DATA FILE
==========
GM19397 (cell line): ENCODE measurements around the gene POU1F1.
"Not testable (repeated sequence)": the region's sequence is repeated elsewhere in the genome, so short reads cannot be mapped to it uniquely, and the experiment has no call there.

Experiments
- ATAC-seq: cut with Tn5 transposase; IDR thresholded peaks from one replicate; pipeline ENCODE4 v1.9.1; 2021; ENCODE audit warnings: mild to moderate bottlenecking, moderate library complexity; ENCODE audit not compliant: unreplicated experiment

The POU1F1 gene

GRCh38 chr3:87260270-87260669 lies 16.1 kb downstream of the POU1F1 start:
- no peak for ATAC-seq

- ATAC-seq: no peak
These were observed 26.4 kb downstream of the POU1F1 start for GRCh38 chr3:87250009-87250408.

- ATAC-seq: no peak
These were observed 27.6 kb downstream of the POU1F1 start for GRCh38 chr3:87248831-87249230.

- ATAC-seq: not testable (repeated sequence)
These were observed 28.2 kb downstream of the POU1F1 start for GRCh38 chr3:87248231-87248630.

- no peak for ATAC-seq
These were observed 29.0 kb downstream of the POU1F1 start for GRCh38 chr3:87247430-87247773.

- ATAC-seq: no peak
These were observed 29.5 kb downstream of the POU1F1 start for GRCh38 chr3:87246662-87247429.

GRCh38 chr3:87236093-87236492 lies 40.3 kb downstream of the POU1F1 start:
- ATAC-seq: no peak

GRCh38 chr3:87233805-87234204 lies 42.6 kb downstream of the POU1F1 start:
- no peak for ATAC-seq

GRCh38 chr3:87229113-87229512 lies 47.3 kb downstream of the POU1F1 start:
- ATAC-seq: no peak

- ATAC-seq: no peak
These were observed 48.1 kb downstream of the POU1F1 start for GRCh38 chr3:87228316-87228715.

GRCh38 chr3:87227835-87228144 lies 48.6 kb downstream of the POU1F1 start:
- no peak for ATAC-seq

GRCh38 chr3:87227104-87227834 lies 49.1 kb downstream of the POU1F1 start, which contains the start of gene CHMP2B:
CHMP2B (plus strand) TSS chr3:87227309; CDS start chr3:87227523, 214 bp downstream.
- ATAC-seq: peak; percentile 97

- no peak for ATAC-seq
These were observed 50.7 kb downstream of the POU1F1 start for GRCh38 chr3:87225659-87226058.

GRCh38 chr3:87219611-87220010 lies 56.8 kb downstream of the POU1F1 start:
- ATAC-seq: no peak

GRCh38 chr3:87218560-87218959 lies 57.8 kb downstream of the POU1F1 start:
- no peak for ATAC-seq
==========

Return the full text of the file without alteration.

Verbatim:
GM19397 (cell line): ENCODE measurements around the gene POU1F1.
"Not testable (repeated sequence)": the region's sequence is repeated elsewhere in the genome, so short reads cannot be mapped to it uniquely, and the experiment has no call there.

Experiments
- ATAC-seq: cut with Tn5 transposase; IDR thresholded peaks from one replicate; pipeline ENCODE4 v1.9.1; 2021; ENCODE audit warnings: mild to moderate bottlenecking, moderate library complexity; ENCODE audit not compliant: unreplicated experiment

The POU1F1 gene

GRCh38 chr3:87260270-87260669 lies 16.1 kb downstream of the POU1F1 start:
- no peak for ATAC-seq

- ATAC-seq: no peak
These were observed 26.4 kb downstream of the POU1F1 start for GRCh38 chr3:87250009-87250408.

- ATAC-seq: no peak
These were observed 27.6 kb downstream of the POU1F1 start for GRCh38 chr3:87248831-87249230.

- ATAC-seq: not testable (repeated sequence)
These were observed 28.2 kb downstream of the POU1F1 start for GRCh38 chr3:87248231-87248630.

- no peak for ATAC-seq
These were observed 29.0 kb downstream of the POU1F1 start for GRCh38 chr3:87247430-87247773.

- ATAC-seq: no peak
These were observed 29.5 kb downstream of the POU1F1 start for GRCh38 chr3:87246662-87247429.

GRCh38 chr3:87236093-87236492 lies 40.3 kb downstream of the POU1F1 start:
- ATAC-seq: no peak

GRCh38 chr3:87233805-87234204 lies 42.6 kb downstream of the POU1F1 start:
- no peak for ATAC-seq

GRCh38 chr3:87229113-87229512 lies 47.3 kb downstream of the POU1F1 start:
- ATAC-seq: no peak

- ATAC-seq: no peak
These were observed 48.1 kb downstream of the POU1F1 start for GRCh38 chr3:87228316-87228715.

GRCh38 chr3:87227835-87228144 lies 48.6 kb downstream of the POU1F1 start:
- no peak for ATAC-seq

GRCh38 chr3:87227104-87227834 lies 49.1 kb downstream of the POU1F1 start, which contains the start of gene CHMP2B:
CHMP2B (plus strand) TSS chr3:87227309; CDS start chr3:87227523, 214 bp downstream.
- ATAC-seq: peak; percentile 97

- no peak for ATAC-seq
These were observed 50.7 kb downstream of the POU1F1 start for GRCh38 chr3:87225659-87226058.

GRCh38 chr3:87219611-87220010 lies 56.8 kb downstream of the POU1F1 start:
- ATAC-seq: no peak

GRCh38 chr3:87218560-87218959 lies 57.8 kb downstream of the POU1F1 start:
- no peak for ATAC-seq